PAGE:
The most prominent "star" on the celestial stage this week will be the moon. It will reach its first quarter phase on the evening of Sunday, Oct. 2, when you will see it due south at sunset. Its 2,200-mile-diameter orb will be sunl... — Updated 10/18/2022

 
 By Dennis Mammana    News

Are We Alone?

Who among us has never gazed into a starry night sky and wondered, "Are we alone in the universe?" With the hundreds of billions of stars in just our own Milky Way galaxy – with possibly trillions of other galaxies beyond – is... — Updated 10/6/2022

 
 By Dennis Mammana    News

Searching for Neptune After Dark

Remember a few years back when Pluto was deemed to be no longer a planet? The internet erupted with protests. "Why isn't Pluto a planet?" people cried. "It was a planet when I went to school and, as far as I'm concerned, it still... — Updated 9/27/2022

 
 By Dennis Mammana    News

Seeing a Cosmic Yardstick

One of the most common questions I hear regards how we determine distances to the stars – a question not so easily answered by waving my arms around in the dark. Many folks think that if a star appears fainter, it must be farther... — Updated 9/19/2022

 
 By Dennis Mammana    News

Finding the Asteroid Vesta

I remember well those wonderful days of elementary school when the very mention of the "solar system" conjured up in my mind amazing images of the sun, the planets and their attendant moons, and even mysterious comets sweeping by... — Updated 9/13/2022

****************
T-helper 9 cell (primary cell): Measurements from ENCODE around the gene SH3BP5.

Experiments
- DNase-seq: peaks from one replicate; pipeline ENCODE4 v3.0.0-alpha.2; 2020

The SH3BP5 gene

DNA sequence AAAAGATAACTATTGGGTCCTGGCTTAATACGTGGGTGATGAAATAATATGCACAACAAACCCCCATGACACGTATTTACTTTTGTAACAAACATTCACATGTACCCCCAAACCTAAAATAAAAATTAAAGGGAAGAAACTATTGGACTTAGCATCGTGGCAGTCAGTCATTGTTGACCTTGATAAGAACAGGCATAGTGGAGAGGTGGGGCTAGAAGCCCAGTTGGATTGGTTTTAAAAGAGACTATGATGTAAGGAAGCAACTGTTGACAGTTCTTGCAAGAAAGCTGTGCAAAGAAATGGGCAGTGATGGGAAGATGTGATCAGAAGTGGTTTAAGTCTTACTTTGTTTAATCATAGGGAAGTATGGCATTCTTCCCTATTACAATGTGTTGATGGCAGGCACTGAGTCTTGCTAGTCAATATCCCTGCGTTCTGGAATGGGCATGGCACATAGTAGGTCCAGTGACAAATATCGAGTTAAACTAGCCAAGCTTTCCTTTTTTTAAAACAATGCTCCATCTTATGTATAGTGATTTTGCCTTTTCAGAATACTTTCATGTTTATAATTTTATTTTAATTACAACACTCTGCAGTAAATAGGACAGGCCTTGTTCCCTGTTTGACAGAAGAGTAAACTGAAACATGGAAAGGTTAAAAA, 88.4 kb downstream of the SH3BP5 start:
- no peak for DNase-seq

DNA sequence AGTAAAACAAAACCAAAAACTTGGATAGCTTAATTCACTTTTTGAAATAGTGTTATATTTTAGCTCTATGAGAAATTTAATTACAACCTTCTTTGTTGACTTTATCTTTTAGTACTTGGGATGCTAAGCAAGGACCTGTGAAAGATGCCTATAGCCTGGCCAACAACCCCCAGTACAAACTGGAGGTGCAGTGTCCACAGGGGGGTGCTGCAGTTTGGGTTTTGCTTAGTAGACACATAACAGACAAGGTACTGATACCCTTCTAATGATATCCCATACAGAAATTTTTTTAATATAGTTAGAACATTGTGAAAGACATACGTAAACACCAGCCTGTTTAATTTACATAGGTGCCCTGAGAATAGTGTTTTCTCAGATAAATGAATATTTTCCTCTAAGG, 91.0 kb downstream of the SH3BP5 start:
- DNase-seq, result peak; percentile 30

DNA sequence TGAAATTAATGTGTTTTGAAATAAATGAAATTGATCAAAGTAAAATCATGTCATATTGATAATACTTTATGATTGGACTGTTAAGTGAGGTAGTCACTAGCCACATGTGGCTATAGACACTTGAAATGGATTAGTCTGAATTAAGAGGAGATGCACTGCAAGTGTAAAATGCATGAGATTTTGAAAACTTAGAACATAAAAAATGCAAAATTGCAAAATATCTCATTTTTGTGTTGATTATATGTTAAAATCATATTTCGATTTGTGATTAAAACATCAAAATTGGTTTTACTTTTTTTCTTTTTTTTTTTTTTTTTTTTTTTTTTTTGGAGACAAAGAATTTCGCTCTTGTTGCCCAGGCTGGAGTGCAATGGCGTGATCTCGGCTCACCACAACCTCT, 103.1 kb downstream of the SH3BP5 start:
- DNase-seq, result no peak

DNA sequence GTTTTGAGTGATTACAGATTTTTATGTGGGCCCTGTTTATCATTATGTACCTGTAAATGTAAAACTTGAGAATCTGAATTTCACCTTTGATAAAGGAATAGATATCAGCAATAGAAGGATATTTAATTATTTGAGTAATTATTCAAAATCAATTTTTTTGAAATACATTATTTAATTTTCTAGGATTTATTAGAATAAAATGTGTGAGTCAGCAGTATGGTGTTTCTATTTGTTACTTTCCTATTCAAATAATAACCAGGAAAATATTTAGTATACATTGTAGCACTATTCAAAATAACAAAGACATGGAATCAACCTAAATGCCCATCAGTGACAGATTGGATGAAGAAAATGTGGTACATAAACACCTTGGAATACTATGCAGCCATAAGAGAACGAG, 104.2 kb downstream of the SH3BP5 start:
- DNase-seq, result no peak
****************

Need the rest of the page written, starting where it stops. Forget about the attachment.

By Dennis Mammana    News

Dog Days of Summer

As summers go, this one hasn't been unusually hot here in the Southern California desert, but it's not over yet! We've still got a while before the onset of autumn and, hopefully, the arrival of some cooler temperatures. In the mea... — Updated 9/7/2022

 
 By Dennis Mammana    News

Three Decades of Stargazing!

It's hard to believe, but it will be 30 years on Aug. 19 since I published my first "Stargazers" column. Over those years, we've seen eclipses darken the land, planets converge in the sky or transit across the sun, meteor showers... — Updated 8/30/2022

 
 By Dennis Mammana    News

Ring World: Saturn

It's often been said that beauty lies in the eye of the beholder, so if I were to ask which is the most beautiful of all the planets, I would expect a variety of answers. Some might say it's the delicate white crescent of Venus; ot... — Updated 8/23/2022

 
 By Dennis Mammana    News

A Stellar Chinese Valentine's Day

There's a wonderful ancient Chinese story that tells of two lovers – Niulang, a poor, orphaned cowherd and Zhinu, a young, beautiful weaving maiden and the seventh daughter of the Emperor of Heaven – who once were separated... — Updated 8/19/2022

 
 By Dennis Mammana    News

Ophiuchus, the Serpent-Bearer

Even beginning skywatchers can go outdoors on a clear night and easily find among the stars the classic shapes of Scorpius, the scorpion, and the teapot of Sagittarius. Right now, you can see them both low in the southern sky... — Updated 8/19/2022

 
 By Dennis Mammana    News

Desperately Seeing Pluto

"My very energetic mother just served us nine pizzas." Anyone who's ever studied the solar system in school has learned this mnemonic device in which each word begins with the same letter as the planets of our solar system in... — Updated 8/3/2022

 
 By Dennis Mammana    News

Check Out the "Not So Super" Moon

Here we go again. Another month, and yet another "super moon"! What's so super about the "super moon"? You may have already asked yourself this question after going out to see it and coming away thinking "Gee, it looks just like ev... — Updated 8/3/2022

 
 By Dennis Mammana    News

Exploring the Celestial Scorpion

During late June evenings, we can easily see one of the great celestial symbols of summertime. Look low toward the southern sky after dark, and you'll spot the long, curving arc of Scorpius, the scorpion. You will easily notice... — Updated 8/1/2022